Linou's hybrid art in the heart of Melbourne
Admirers of the rich contemporary art scene of Melbourne will have the opportunity to enjoy the premiere of hybrid art works by one of its representatives, artist Christos Linou
Admirers of the rich contemporary art scene of Melbourne will have the opportunity to enjoy the premiere of hybrid art works by one of its representatives, artist Christos Linou.
The original and innovative works of this Greek-Cypriot artist will be presented at Loop bar in his show 'Animations and Dance on film'. The Greek Australian started his arts career at the Centre for Performing Arts in Adelaide.
Following his passion for dance and movement, apart from being choreographer and performer, Linou has played a lot of roles in his life - as director in theatre, opera, experimental theatre and the short movie industry. However, hybrid art seems to be his favourite - contemporary hybrid art gives him a space to integrate any art techniques he is familiar with, freshened with new technology and contemporary productions.
"This is my first solo film screening. I have been making shorts for over 15 years, but I always used to be part of the groups of filmmakers where we had our screenings together," says Linou. Even though he prefers working as part of a group, this devoted artist made a sacrifice in order to make his profession sustainable, and two years ago decided to start working independently.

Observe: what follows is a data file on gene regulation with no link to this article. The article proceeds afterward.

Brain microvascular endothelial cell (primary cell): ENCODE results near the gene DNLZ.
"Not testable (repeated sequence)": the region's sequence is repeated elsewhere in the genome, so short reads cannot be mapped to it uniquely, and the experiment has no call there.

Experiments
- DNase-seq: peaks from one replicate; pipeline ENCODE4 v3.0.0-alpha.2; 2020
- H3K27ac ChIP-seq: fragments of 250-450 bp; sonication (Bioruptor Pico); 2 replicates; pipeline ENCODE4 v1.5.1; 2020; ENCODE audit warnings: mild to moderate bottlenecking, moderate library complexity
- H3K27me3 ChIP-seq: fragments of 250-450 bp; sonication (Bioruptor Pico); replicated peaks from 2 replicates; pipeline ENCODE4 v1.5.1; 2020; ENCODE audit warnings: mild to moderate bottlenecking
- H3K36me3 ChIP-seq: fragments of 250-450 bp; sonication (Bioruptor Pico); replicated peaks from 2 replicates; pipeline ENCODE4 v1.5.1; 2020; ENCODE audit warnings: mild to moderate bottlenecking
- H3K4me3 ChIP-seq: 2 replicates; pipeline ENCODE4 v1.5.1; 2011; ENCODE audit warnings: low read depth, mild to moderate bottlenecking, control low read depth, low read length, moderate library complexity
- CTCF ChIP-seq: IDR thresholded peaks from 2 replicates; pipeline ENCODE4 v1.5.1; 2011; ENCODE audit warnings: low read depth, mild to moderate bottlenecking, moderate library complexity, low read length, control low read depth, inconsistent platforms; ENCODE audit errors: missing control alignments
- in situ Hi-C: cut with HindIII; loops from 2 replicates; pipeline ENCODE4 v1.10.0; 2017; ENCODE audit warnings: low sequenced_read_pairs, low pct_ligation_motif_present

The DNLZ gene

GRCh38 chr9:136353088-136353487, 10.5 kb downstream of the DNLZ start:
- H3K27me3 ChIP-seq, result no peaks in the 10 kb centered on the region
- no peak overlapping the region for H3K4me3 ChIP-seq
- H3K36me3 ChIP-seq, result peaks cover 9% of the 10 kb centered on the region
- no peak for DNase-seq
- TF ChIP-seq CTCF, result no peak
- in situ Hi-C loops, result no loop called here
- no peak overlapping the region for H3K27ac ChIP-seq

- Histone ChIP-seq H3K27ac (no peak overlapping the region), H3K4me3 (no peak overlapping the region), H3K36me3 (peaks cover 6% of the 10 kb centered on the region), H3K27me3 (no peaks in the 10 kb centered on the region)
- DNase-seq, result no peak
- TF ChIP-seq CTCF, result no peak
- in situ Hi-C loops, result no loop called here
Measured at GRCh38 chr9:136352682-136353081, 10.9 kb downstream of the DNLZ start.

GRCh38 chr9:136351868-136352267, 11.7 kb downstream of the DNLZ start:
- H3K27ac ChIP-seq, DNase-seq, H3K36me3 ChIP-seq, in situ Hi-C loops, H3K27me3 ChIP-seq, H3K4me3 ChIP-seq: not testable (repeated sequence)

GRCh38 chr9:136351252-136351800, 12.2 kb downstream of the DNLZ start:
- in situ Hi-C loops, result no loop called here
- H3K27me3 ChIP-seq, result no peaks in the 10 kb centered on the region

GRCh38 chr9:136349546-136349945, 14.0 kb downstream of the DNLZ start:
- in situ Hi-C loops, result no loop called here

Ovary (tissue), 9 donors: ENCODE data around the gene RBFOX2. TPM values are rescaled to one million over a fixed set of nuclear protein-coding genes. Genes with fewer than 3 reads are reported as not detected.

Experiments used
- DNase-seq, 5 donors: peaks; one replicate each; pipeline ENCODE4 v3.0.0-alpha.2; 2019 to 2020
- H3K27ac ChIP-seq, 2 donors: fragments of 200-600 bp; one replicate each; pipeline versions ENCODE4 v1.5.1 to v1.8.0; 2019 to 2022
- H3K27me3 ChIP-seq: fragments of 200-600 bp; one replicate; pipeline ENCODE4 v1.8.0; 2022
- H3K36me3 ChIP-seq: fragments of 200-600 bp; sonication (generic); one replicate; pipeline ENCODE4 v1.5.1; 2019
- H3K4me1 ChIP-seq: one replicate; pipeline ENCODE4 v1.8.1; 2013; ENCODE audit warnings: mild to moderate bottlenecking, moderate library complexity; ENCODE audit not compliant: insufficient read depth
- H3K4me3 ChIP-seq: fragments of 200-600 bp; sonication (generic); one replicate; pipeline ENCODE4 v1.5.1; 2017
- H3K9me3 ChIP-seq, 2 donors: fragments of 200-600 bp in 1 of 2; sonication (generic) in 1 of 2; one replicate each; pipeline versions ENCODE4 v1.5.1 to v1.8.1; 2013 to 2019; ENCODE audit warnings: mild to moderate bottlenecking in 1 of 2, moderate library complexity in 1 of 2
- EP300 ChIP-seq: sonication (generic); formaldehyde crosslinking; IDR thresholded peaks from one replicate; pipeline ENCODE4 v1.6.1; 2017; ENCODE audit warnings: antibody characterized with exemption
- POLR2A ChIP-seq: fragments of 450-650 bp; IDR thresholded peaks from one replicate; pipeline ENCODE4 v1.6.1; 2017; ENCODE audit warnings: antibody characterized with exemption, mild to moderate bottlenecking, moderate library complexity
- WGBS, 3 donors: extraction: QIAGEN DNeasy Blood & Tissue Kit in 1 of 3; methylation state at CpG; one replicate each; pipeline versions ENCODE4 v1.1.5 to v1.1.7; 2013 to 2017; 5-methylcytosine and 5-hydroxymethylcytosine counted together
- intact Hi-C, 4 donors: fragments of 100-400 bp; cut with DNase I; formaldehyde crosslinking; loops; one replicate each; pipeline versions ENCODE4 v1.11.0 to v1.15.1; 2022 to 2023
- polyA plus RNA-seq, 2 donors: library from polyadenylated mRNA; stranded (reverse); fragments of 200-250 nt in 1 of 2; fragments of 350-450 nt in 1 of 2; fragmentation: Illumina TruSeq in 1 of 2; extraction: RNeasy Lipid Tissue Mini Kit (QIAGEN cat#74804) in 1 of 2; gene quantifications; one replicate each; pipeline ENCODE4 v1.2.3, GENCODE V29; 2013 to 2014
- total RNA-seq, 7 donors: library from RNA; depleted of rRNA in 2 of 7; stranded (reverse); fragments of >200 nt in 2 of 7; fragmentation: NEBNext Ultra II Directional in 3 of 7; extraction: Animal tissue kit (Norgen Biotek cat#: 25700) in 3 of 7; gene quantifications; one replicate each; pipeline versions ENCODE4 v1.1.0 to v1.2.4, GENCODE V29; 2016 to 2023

"Group performing offers more adrenaline and is more dynamic. However, in the last two years I have made this work, related to my shift from live performance to film and animation," says Linou. His hybrid artworks are short films and animations, directly related with performance, where the artist appears. "I'm interested in how films could be applied to live theatre. What I would normally like to express with my body, once when natural limits have been imposed - I show it with clay figures, movies, animations," he says.
The animation acts like a precise choreographic tool, giving Christos an opportunity to compose and direct the action in a single frame. Some of the new animations are humorous and comedic; others are a celebration of dance and movement. As the artist says, they look at the domestic setting through a banal and ironic humorous attempt to resolve relationship differences. Some of the works include content not suitable for children, the animated actions and sexual content, intended for adults only.
Being interested in the political and social context of the society, shorts are usually funny on the surface, while their layers are a political wrestling match of the sexes, he says. "The short film I am presenting Dancer in Danger is my attempt at creating a tragic-comic drama inspired by the work of Chris Lilley (We can Be Heros, Summer Heights High, Bad Boys). I wanted to cross the boundary of live performance and film and so I play the main character (Ms Louli) along with a variety of others by changing a wig, costume and dance routine. I filmed the scenes on an iPhone as its small size made it easy for me to film myself and play the characters." The evening of his short films will include two short movies and six animations - altogether eight short animations of clay, computer and paper cut-outs - most of which have never been shown.
Details: Showing at LOOP Bar, 23 Meyers Place, on Wednesday 5 July. The free event will start at 7.30 pm.
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